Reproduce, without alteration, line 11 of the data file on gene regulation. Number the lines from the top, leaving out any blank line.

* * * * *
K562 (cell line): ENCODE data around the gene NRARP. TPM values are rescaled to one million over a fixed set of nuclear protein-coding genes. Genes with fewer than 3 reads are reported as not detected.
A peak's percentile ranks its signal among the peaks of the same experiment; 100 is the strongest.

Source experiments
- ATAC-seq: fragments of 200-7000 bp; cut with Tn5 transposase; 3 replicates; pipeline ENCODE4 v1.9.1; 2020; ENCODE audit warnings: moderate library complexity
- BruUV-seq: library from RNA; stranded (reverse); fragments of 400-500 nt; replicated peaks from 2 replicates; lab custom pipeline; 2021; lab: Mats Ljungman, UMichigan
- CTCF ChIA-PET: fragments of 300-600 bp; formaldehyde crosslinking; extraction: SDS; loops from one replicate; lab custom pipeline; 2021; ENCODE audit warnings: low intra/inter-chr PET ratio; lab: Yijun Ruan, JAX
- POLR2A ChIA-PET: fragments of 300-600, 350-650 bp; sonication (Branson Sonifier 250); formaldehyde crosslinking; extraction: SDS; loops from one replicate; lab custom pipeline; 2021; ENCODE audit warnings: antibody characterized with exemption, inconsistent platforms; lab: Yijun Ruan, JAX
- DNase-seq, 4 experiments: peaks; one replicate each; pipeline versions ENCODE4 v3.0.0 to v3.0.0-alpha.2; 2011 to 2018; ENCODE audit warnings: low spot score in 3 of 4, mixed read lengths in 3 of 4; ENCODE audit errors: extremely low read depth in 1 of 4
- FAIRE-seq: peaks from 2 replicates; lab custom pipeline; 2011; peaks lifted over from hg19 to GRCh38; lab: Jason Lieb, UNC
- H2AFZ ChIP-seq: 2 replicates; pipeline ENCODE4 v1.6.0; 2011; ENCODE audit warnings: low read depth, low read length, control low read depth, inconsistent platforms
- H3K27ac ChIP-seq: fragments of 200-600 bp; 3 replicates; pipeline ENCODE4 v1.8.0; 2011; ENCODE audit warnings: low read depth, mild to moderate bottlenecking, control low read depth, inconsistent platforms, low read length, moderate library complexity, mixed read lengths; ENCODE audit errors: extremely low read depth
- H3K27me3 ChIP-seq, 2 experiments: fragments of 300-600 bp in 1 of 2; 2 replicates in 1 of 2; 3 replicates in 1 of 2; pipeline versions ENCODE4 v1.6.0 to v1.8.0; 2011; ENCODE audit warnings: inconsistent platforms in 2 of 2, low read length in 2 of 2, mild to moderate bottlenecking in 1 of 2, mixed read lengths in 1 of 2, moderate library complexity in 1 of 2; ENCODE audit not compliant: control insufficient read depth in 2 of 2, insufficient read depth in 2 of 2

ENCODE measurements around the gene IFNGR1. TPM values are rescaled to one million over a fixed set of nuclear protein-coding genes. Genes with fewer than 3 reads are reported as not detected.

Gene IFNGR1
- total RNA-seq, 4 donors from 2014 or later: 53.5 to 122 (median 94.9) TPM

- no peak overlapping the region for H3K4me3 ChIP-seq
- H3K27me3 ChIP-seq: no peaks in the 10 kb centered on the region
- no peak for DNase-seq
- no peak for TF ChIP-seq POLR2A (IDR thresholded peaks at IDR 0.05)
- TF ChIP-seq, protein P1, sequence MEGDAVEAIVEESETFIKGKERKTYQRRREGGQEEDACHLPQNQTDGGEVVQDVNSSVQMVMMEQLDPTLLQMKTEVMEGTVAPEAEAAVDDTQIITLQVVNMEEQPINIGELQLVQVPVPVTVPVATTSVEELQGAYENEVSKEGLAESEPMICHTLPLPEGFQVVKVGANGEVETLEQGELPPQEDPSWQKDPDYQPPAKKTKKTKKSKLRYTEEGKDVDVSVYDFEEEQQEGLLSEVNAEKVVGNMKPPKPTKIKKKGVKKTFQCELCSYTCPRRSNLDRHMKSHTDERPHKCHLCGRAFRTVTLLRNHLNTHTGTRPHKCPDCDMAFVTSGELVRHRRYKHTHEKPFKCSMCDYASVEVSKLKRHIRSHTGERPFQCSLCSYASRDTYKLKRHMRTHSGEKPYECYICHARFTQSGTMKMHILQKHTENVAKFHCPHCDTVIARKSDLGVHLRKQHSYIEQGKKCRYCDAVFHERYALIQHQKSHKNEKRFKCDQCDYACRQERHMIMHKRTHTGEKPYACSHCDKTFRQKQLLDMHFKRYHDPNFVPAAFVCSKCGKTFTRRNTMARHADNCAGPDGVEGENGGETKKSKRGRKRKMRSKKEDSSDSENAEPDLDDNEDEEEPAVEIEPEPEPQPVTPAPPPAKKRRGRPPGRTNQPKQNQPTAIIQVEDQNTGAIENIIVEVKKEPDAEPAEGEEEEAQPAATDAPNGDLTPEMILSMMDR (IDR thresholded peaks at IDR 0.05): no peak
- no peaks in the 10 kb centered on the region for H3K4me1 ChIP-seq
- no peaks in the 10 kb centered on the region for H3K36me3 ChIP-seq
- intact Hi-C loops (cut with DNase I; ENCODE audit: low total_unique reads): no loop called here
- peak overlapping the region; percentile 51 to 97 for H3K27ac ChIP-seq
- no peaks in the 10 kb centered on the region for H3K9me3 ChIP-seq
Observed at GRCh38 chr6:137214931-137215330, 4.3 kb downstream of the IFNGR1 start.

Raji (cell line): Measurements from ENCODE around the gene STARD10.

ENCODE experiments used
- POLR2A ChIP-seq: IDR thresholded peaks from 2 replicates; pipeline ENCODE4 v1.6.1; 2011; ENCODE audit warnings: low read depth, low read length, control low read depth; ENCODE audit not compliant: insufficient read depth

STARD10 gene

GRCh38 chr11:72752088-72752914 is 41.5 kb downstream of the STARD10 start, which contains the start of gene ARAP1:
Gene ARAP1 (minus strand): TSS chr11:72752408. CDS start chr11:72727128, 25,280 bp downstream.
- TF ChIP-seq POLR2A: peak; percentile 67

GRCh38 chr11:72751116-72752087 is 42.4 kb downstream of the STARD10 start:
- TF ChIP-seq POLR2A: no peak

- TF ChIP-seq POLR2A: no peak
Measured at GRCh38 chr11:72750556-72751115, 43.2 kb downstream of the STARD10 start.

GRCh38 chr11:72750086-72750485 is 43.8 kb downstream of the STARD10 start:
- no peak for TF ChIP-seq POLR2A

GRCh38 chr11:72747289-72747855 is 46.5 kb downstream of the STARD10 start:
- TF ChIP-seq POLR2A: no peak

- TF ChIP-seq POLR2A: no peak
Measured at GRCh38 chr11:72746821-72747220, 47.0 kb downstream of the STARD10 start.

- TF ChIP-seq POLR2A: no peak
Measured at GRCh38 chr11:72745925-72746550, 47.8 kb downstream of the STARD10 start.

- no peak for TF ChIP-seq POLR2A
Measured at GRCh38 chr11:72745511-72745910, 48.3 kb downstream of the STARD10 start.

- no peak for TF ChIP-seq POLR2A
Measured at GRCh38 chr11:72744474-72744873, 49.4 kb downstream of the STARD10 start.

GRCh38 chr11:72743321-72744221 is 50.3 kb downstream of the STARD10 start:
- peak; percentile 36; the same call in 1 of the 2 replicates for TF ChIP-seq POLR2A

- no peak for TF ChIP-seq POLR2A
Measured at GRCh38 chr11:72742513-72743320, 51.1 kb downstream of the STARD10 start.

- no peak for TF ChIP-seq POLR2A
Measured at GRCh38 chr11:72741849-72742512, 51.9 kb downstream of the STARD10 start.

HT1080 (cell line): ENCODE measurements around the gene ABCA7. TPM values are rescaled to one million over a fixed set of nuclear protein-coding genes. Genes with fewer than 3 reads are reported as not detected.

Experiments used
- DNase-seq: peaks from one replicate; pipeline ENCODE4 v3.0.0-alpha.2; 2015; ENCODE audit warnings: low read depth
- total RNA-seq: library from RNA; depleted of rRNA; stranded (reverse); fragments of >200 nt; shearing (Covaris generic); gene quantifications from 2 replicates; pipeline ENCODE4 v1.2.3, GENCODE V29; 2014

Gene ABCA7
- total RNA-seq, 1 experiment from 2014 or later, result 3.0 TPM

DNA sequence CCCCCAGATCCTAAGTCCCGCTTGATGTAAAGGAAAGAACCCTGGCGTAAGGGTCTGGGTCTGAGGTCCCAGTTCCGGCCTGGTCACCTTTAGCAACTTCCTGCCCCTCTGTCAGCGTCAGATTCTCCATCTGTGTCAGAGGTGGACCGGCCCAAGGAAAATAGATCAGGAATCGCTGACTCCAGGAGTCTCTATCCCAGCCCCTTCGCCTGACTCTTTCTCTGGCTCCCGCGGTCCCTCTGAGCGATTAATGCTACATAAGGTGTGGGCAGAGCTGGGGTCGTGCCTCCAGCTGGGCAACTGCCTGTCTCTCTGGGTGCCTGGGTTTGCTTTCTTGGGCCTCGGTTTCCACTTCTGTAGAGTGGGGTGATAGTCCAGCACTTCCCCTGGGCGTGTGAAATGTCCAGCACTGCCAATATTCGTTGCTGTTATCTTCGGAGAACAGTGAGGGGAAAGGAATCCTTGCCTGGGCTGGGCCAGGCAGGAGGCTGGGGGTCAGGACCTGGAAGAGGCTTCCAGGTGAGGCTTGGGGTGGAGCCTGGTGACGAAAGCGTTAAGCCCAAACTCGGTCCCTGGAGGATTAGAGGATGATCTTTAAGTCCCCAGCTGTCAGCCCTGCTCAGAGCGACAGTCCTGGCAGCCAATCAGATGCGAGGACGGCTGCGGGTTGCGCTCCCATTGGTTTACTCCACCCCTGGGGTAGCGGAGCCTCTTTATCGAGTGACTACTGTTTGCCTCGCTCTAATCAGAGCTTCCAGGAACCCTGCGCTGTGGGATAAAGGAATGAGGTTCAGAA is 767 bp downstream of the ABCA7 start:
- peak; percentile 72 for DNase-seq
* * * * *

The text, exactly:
- H3K27ac ChIP-seq: fragments of 200-600 bp; 3 replicates; pipeline ENCODE4 v1.8.0; 2011; ENCODE audit warnings: low read depth, mild to moderate bottlenecking, control low read depth, inconsistent platforms, low read length, moderate library complexity, mixed read lengths; ENCODE audit errors: extremely low read depth